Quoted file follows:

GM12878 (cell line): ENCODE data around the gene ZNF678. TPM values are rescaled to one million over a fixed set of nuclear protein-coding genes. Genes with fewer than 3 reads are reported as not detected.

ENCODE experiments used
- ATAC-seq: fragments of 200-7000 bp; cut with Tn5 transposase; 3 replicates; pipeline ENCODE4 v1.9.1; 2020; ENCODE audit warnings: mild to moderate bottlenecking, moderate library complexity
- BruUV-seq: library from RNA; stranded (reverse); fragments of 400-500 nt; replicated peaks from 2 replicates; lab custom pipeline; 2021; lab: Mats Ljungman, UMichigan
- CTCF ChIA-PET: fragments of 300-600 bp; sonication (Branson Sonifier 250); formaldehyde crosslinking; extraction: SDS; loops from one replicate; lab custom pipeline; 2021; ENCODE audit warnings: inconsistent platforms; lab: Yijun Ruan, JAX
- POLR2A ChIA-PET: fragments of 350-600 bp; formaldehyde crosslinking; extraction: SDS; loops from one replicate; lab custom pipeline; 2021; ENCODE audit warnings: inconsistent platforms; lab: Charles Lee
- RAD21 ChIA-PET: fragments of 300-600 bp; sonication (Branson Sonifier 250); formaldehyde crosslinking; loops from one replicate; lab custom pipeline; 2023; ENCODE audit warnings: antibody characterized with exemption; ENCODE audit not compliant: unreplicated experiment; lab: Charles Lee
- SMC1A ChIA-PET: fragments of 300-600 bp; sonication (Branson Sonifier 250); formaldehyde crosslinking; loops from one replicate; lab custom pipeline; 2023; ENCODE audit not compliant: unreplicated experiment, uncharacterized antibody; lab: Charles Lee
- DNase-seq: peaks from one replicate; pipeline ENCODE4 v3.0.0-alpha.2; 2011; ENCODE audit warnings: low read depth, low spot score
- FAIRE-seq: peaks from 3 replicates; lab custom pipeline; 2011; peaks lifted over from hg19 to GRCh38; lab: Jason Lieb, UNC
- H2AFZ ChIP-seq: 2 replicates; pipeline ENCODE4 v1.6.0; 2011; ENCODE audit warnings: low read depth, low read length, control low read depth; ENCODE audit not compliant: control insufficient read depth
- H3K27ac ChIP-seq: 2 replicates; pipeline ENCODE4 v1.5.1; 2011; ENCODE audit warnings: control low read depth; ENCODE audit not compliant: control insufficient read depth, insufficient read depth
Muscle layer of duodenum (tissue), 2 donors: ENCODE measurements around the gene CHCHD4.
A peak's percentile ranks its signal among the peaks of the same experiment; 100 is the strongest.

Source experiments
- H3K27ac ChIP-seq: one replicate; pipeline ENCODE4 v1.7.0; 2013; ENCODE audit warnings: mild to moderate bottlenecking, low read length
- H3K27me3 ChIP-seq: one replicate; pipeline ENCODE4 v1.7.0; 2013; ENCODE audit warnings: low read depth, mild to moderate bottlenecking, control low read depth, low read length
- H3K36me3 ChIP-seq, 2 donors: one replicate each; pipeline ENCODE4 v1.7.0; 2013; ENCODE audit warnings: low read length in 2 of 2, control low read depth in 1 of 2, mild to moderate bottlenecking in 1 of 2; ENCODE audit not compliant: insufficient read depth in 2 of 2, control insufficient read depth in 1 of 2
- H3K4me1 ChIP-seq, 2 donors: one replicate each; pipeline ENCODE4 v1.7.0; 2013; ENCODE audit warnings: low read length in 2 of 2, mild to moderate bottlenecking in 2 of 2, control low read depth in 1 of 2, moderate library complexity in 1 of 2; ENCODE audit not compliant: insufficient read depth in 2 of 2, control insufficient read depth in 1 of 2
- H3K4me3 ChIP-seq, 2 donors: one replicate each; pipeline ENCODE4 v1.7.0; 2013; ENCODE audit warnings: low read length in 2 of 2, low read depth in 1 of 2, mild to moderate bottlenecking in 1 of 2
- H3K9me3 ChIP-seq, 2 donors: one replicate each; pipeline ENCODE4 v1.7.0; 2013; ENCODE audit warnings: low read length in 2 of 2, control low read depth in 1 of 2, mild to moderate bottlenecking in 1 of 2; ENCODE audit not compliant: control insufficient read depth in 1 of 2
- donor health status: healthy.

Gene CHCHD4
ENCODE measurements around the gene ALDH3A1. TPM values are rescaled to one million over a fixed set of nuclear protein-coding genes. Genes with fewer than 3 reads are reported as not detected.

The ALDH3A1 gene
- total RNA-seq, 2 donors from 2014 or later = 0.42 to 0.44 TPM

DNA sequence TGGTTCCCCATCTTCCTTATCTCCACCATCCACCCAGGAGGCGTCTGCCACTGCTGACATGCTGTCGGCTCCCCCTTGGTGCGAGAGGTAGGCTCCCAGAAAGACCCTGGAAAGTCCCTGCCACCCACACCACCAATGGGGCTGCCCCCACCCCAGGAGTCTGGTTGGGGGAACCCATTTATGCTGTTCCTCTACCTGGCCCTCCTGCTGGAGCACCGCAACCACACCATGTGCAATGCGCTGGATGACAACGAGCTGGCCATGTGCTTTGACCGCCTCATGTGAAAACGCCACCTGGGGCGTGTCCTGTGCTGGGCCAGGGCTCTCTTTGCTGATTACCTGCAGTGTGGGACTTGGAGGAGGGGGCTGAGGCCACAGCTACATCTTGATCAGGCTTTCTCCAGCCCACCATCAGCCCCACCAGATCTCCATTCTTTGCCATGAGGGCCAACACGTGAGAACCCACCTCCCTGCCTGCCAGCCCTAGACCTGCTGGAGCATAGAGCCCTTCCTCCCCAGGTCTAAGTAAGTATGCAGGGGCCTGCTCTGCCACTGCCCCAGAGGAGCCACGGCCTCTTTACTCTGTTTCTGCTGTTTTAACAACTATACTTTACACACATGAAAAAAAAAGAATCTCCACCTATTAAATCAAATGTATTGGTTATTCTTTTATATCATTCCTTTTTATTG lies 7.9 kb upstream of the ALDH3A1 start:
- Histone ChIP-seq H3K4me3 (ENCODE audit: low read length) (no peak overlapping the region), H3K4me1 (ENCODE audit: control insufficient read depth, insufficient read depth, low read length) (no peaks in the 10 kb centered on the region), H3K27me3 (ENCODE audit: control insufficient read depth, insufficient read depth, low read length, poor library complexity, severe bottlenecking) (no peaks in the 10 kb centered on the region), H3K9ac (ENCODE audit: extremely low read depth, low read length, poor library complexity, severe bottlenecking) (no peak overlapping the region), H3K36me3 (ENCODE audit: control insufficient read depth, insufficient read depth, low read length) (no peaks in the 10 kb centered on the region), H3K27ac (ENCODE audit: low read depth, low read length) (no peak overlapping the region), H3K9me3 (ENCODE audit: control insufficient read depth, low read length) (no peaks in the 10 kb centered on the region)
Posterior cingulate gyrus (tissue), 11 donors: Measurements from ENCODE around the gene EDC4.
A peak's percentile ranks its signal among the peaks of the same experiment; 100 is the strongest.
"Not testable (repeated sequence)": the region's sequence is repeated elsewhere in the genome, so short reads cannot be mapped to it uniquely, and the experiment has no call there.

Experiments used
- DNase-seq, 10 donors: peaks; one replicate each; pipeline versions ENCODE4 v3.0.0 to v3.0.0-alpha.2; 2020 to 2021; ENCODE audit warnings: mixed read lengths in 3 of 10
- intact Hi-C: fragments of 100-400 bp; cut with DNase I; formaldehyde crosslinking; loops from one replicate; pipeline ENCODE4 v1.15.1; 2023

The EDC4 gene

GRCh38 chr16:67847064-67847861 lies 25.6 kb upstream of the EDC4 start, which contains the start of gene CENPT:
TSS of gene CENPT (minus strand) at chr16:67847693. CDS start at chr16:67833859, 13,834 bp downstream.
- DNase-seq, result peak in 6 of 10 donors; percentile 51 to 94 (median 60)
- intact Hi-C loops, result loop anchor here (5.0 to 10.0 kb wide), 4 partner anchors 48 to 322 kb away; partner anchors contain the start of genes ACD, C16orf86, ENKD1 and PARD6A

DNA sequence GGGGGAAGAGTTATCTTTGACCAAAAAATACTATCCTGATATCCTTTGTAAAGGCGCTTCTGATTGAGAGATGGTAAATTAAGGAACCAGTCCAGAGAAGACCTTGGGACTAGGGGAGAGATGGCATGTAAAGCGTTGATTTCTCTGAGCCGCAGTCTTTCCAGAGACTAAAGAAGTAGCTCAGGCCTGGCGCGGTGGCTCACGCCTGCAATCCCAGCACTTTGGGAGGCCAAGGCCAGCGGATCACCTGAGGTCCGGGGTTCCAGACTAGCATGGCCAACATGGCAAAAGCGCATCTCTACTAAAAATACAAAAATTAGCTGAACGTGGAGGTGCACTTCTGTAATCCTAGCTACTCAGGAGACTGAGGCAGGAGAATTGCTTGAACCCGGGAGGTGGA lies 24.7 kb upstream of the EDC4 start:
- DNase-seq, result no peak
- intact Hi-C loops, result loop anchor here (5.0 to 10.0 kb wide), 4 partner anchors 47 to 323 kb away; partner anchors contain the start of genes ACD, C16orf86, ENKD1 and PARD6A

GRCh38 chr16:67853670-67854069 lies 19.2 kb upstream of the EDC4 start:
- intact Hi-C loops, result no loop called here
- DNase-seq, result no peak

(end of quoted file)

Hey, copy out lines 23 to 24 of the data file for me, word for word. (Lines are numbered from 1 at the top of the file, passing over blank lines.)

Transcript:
Gene CHCHD4
ENCODE measurements around the gene ALDH3A1. TPM values are rescaled to one million over a fixed set of nuclear protein-coding genes. Genes with fewer than 3 reads are reported as not detected.